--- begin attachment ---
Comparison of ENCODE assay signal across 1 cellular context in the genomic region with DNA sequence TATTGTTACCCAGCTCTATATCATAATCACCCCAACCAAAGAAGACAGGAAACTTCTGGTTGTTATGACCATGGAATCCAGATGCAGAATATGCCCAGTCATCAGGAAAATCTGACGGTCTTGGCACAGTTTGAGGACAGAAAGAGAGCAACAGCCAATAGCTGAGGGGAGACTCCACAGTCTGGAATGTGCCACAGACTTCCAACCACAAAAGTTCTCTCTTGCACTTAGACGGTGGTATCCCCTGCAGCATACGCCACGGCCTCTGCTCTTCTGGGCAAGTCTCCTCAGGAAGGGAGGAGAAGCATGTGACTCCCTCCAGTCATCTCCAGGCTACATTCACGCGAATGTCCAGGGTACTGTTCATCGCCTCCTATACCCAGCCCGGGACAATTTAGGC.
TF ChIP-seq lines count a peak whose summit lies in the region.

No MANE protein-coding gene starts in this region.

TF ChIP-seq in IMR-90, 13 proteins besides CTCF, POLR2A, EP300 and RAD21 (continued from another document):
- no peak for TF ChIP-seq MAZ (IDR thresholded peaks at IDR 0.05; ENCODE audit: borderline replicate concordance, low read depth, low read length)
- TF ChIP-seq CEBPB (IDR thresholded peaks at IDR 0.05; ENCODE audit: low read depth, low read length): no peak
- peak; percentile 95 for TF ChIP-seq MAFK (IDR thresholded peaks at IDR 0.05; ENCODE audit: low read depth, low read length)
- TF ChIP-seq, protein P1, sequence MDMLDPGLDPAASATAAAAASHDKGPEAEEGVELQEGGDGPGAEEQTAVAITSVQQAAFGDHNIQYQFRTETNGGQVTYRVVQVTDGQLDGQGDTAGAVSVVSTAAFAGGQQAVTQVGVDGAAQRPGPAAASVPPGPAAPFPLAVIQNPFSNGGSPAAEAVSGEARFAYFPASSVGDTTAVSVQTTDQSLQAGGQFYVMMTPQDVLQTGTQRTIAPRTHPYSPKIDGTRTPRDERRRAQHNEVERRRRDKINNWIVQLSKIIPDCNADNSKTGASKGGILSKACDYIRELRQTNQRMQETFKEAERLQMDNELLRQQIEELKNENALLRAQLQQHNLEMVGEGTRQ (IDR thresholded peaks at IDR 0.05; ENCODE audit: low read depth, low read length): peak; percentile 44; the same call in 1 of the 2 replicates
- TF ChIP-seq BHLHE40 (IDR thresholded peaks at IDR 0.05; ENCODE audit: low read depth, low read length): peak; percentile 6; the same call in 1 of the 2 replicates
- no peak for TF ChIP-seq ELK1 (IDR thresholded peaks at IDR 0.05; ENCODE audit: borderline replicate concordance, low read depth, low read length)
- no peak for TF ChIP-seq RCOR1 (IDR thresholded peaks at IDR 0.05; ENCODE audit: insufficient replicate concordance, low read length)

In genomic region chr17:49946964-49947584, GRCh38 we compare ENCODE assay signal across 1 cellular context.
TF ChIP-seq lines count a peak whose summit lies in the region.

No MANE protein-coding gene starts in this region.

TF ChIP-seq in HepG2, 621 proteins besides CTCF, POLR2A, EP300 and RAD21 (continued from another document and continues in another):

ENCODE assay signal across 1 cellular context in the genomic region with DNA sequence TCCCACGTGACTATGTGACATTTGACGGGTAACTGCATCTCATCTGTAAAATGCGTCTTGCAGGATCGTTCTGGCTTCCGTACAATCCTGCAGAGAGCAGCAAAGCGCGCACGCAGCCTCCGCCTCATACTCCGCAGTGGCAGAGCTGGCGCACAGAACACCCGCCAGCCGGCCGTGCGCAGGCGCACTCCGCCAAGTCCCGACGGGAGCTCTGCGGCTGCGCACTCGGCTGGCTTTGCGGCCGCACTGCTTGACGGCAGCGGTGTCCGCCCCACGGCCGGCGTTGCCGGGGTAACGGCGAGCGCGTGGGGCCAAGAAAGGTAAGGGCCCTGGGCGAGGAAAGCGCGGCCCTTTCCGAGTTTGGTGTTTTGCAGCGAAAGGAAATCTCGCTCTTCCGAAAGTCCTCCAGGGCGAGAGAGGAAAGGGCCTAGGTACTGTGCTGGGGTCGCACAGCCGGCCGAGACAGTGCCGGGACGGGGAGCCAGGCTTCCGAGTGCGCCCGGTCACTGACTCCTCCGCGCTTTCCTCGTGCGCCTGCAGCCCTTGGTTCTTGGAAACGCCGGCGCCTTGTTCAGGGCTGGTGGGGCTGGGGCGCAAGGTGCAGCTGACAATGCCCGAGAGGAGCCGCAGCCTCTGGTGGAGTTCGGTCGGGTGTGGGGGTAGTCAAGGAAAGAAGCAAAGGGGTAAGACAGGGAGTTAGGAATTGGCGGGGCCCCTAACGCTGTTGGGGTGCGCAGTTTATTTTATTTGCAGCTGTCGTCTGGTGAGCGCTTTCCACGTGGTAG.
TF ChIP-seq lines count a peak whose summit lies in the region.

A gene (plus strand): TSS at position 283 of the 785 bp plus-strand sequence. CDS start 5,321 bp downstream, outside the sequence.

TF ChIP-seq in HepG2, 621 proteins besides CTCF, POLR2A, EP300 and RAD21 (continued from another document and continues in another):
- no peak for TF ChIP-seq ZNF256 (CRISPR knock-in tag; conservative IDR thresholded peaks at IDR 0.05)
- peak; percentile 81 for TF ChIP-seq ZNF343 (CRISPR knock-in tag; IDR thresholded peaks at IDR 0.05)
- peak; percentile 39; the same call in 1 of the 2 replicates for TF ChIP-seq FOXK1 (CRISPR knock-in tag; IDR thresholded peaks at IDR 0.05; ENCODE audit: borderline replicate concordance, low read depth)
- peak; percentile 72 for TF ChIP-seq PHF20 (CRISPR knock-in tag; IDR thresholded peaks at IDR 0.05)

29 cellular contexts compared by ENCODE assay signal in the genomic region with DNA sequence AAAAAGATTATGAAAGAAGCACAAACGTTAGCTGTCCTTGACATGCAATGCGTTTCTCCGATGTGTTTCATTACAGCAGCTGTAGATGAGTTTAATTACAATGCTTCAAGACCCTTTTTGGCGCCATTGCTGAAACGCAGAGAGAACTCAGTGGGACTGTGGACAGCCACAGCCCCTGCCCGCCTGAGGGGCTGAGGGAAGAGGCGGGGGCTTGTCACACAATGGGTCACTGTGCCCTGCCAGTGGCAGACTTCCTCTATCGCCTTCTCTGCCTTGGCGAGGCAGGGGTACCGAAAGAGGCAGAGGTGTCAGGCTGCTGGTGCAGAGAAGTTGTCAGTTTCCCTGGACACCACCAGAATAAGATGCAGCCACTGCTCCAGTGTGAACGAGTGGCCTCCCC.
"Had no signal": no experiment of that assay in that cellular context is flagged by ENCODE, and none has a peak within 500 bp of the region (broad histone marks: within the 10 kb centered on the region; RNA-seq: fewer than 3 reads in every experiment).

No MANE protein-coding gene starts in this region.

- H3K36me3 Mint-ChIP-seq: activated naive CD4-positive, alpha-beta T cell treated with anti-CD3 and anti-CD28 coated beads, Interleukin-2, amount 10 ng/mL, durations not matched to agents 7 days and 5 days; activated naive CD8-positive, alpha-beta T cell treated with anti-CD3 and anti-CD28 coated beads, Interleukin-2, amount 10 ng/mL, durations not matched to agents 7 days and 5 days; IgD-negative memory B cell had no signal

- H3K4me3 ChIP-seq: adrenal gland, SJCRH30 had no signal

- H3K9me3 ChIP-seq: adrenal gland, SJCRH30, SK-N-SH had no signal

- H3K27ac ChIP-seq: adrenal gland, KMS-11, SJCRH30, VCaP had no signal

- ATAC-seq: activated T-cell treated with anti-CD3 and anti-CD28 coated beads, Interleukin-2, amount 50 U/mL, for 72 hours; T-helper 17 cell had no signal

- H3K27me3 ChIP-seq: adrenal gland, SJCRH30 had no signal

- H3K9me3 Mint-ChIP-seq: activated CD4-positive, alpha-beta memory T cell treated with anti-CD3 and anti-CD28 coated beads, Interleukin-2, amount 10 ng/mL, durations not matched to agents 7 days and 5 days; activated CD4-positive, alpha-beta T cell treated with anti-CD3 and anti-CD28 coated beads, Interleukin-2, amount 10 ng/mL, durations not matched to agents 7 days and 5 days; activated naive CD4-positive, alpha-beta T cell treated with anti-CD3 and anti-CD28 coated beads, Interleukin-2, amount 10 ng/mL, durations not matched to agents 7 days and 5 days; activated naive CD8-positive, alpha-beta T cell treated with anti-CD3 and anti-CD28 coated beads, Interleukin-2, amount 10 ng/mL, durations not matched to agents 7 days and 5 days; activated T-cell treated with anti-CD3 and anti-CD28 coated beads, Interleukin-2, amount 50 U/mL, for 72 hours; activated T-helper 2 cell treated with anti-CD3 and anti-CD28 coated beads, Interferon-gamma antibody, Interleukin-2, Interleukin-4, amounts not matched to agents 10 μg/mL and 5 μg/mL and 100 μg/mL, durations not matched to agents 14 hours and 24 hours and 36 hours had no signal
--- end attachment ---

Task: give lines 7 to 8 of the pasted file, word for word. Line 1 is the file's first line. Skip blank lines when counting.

- peak; percentile 95 for TF ChIP-seq MAFK (IDR thresholded peaks at IDR 0.05; ENCODE audit: low read depth, low read length)
- TF ChIP-seq, protein P1, sequence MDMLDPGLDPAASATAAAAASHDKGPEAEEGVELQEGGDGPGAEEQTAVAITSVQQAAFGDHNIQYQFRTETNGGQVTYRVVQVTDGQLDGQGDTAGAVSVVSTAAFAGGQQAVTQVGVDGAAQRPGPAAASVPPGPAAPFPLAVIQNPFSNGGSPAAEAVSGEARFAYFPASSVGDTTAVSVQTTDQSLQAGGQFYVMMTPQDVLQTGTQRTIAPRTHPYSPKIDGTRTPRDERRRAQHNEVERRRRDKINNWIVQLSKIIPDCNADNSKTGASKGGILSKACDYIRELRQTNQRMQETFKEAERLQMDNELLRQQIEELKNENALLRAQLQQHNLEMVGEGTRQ (IDR thresholded peaks at IDR 0.05; ENCODE audit: low read depth, low read length): peak; percentile 44; the same call in 1 of the 2 replicates